NEW YORK (
TheStreet) -- Stocks posted strong gains of roughly 1% during 2011's first trading session as promising manufacturing and construction data bolstered confidence in the U.S. economy's recovery prospects.
The bullish action in equities was a strong sign the January Effect is poised to be a factor this year, despite double-digit percentage gains for all three major U.S. equity indices in 2010.
Dow Jones Industrial Average rose 93 points, or 0.8%, to close at 11,671. The
S&P 500 added 14 points, or 1.1%, to finish at 1,272, and the
Nasdaq Composite closed higher by 39 points, or 1.5%, at 2,692.
Financial stocks led Monday's broad rally with
Bank of America
topping the Dow alongside
was also a standout, finishing the session up by 2%.
were the only Dow components to close in negative territory.
Trading volume strengthened from levels seen in 2010's final sessions with 1.1 billion stocks trading on the New York Stock Exchange and 1.9 billion shares changing hands on the Nasdaq. Breadth was clearly weighted to the positive with 72% of stocks posting gains and 25% losing ground.
The strong start to the new year was fueled by two encouraging economic reports. The Institute for Supply Management said Monday morning
that manufacturing activity continued to trend up in December
. The purchasing managers' index rose to 57%, up from 56.6% in November. Economists had forecast the ISM Manufacturing Index to rise to 57.3, according to consensus estimates from
The Commerce Department also reported a 0.4% rise in construction spending for November. Spending was expected to rise 0.2% after ticking up 0.7% in October, according to
"The market has been rising in anticipation of all this good news," said John Canally, economist of LPL Financial. "In order to stay here, we need to build on that. ...We need to see job growth at 200,000 to 300,000 in the next few months and jobless claims below 400,000 for the next several weeks. Otherwise, the markets will conclude that 'yes, there is manufacturing growth but it is not translating to jobs,' " he said.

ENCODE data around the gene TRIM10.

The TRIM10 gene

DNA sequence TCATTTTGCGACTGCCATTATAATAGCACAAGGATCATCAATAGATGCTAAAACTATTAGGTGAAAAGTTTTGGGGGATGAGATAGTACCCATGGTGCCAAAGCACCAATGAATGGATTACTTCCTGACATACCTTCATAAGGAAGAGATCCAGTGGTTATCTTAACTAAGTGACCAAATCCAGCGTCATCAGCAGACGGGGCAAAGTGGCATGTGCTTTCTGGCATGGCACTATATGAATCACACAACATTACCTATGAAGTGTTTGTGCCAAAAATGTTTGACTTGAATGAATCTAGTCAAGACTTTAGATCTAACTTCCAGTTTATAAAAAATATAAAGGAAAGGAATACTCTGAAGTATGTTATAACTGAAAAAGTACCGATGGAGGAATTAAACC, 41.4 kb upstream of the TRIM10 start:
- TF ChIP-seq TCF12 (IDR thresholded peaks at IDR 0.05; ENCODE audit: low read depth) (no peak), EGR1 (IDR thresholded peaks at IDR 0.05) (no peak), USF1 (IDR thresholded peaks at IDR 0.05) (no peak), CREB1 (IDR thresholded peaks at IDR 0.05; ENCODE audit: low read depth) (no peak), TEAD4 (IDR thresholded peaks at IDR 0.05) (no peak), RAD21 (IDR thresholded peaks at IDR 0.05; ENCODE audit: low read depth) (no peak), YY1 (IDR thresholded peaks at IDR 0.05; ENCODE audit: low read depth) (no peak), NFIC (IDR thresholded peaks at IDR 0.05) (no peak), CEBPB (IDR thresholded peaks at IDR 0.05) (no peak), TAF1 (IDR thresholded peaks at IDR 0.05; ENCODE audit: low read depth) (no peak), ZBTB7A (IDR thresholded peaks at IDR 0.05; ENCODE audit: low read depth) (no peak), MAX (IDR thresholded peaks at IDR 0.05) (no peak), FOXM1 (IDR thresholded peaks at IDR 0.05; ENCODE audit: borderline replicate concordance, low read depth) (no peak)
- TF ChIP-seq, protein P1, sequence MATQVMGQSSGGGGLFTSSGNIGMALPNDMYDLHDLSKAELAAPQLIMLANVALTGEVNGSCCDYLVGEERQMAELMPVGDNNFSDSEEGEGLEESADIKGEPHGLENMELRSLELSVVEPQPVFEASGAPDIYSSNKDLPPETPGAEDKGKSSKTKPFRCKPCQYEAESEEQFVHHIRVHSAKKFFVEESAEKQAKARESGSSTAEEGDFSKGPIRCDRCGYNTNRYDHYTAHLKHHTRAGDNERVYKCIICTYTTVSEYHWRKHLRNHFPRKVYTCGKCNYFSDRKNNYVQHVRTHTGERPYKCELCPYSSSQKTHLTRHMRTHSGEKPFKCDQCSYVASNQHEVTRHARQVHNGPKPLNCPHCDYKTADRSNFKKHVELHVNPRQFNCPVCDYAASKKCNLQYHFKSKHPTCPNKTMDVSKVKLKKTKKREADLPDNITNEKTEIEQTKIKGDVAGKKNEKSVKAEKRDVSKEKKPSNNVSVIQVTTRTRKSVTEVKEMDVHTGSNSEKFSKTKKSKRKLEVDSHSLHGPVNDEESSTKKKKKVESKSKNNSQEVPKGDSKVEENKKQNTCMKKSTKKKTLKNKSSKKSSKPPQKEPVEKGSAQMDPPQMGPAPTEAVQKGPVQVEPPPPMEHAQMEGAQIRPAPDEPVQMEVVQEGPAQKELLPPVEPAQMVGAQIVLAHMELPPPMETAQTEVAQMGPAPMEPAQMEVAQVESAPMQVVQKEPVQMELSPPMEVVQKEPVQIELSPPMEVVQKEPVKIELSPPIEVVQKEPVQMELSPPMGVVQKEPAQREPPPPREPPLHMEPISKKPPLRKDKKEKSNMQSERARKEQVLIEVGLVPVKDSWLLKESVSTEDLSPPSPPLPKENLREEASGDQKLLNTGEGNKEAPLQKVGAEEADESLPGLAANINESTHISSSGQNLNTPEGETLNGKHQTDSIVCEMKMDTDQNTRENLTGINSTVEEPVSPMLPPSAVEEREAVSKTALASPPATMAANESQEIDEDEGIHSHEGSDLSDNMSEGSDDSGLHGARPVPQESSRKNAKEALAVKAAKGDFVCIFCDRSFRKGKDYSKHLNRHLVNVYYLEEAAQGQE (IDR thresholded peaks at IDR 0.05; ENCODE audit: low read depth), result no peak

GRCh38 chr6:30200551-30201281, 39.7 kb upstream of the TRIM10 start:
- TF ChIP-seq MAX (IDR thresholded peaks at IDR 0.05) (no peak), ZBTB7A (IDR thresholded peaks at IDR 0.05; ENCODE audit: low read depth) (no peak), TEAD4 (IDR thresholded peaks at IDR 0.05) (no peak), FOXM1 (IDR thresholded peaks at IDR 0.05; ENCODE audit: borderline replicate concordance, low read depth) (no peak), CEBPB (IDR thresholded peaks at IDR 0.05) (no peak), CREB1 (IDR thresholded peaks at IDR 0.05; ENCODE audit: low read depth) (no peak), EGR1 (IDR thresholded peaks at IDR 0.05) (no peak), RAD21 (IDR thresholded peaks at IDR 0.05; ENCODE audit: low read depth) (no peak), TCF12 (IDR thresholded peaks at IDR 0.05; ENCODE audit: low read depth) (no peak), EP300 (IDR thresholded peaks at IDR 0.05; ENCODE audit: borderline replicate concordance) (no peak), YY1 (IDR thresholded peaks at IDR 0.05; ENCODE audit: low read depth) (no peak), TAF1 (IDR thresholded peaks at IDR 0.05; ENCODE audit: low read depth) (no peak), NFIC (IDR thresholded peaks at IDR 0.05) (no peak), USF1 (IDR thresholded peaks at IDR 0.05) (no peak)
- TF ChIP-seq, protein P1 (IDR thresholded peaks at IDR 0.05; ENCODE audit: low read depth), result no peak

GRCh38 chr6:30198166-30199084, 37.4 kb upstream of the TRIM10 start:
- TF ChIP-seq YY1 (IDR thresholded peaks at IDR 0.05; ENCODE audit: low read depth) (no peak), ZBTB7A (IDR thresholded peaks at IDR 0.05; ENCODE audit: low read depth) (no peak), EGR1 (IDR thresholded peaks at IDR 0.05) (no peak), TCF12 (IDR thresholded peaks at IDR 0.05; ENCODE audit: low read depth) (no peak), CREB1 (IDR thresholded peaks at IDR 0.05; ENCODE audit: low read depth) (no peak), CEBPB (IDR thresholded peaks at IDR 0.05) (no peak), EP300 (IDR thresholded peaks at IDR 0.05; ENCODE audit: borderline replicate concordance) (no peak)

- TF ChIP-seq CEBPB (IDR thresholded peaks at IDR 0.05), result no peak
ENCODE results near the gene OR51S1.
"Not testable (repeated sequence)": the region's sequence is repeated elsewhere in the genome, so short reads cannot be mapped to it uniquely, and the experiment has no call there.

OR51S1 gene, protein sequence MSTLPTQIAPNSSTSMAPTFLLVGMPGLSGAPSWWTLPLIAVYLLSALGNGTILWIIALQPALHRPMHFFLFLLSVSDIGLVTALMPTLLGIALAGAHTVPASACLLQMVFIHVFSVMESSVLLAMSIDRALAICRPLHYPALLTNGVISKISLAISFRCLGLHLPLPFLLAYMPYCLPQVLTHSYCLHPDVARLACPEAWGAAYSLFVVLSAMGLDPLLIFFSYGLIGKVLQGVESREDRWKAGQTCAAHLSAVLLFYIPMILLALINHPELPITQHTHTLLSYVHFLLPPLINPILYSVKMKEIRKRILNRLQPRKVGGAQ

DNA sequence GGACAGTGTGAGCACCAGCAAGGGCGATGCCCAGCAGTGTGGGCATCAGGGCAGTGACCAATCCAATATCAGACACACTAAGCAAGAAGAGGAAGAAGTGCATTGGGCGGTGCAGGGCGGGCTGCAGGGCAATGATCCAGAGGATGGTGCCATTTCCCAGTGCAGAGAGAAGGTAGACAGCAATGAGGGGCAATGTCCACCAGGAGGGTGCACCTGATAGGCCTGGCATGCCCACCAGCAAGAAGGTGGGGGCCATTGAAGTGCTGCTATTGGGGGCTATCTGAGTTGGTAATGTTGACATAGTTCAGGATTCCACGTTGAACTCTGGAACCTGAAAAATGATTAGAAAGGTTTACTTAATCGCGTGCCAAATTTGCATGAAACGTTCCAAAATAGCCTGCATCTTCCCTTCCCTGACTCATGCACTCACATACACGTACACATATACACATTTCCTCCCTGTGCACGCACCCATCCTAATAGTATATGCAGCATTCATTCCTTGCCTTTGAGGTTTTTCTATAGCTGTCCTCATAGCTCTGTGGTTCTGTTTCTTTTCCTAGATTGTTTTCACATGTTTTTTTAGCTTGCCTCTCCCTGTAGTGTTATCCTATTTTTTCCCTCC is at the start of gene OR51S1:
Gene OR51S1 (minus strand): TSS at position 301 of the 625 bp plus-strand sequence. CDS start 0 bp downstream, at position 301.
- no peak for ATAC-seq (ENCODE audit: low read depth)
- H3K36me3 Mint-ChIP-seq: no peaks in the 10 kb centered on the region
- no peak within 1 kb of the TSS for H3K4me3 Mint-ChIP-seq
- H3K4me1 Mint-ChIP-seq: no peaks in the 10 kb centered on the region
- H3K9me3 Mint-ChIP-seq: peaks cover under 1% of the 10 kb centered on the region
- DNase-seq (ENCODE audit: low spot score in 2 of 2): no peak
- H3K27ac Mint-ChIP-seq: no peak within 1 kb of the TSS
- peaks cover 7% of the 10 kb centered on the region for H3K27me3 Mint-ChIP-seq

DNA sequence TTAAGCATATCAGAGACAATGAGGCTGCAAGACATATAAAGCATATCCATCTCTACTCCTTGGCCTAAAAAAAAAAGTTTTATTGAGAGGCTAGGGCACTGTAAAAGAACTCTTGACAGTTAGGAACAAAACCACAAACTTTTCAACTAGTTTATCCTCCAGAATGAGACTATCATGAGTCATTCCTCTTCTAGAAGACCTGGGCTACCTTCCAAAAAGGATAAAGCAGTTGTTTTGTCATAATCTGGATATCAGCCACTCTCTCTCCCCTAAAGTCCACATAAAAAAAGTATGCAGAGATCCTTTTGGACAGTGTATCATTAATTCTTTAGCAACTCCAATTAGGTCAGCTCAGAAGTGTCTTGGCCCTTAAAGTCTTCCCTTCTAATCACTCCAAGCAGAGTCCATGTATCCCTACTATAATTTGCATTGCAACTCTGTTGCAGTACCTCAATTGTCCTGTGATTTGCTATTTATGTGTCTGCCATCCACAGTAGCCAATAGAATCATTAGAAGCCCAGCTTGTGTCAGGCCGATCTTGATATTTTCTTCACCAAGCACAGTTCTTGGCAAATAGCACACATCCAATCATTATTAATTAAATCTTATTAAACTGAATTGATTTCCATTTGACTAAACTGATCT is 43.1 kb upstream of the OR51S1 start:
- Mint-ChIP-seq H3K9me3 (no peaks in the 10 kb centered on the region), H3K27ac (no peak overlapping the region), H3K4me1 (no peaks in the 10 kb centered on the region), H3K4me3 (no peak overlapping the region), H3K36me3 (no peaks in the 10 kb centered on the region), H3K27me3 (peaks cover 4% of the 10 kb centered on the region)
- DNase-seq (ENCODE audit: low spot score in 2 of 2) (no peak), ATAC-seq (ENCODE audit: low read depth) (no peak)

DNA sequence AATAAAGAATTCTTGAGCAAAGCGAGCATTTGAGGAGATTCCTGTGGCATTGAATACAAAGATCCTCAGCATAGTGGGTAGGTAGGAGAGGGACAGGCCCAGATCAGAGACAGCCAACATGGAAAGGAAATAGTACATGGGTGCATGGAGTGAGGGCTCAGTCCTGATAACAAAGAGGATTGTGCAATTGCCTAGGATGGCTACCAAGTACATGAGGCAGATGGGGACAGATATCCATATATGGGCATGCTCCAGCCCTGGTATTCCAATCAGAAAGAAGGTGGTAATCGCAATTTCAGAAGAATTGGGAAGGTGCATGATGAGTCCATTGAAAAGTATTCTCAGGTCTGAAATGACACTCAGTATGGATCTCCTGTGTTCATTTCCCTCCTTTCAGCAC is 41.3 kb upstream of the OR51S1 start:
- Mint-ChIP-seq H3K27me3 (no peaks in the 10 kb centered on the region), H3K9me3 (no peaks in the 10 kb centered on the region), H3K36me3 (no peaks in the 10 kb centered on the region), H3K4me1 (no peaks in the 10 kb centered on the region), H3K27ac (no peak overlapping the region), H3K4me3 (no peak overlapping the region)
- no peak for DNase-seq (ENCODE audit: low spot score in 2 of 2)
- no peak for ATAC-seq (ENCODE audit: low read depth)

Canally expects the positive momentum to continue in the near term in light of the recent burst of positive economic data. Still, he does not rule out bad news after a tumultuous 2010. "Most of the landmines for 2011 we have not even thought about yet."
Data from China over the weekend showed manufacturing activity in the world's fastest-growing economy slipped for the first time in five months. The slowdown lifted hopes that China will not take additional steps to curb inflation by again raising interest rates.
The optimism about the U.S. economic outlook brightened commodities as well as copper and oil hit new highs on Monday but pared gains by the end of trading. The February crude oil contract added 17 cents, or 0.2%, to settle at $91.55 a barrel. Oil futures rose 15% in 2010.
Analysts are projecting crude oil prices to hit $100 a barrel
by the end of 2011. Copper futures for March delivery gained 1 cent to settle at $4.4575.
Gold and silver prices took a breather
as concerns over China's inflation abated and risk appetite returned. The February gold contract rose $1.50, or 0.1%, to settle at $1,422.90 an ounce.
Shares of Bank of America jumped 6.4% to $14.19.
The bank said it will take a $2 billion charge
in its fourth quarter as it settles buyback claims on home loans sold to Fannie Mae and Freddie Mac.
Consumer products giant
shed 2.7% to $61.57 after it issued a weak outlook for the fiscal second quarter. The company sees sales down 3% to 4%.
Analyst ratings changes were influential on Monday. Among stocks that rose on
were the previously mentioned Alcoa and
. Alcoa's stock gained 2.7% to $15.80 after Deutsche Bank raised its rating to buy on strong aluminum prices and raised the price target on the stock to $22. Office Depot's stock rose 8% to $5.83 after Janney Montgomery Scott lifted its rating to buy.
Meantime, shares of
dropped 5.5% to $5.19 after Morgan Stanley cut its assessment of the stock to underweight while shares of
lost 5.4% to $25.92 following a Piper Jaffrey downgrade to neutral.
Global stocks rallied on Monday. Hong Kong's Hang Seng gained 1.7%. Japan's markets were closed. In Europe, Germany's DAX finished higher by 1%. Markets were closed in Britain.
The euro slipped against the dollar, weakening to $1.3355 from $1.3370. The dollar was trading slightly higher against a basket of currencies, with the dollar index up 0.3%.
The benchmark 10-year Treasury note was down 13/32, raising the yield to 3.338%.
-- Written by Shanthi Bharatwaj and Melinda Peer in New York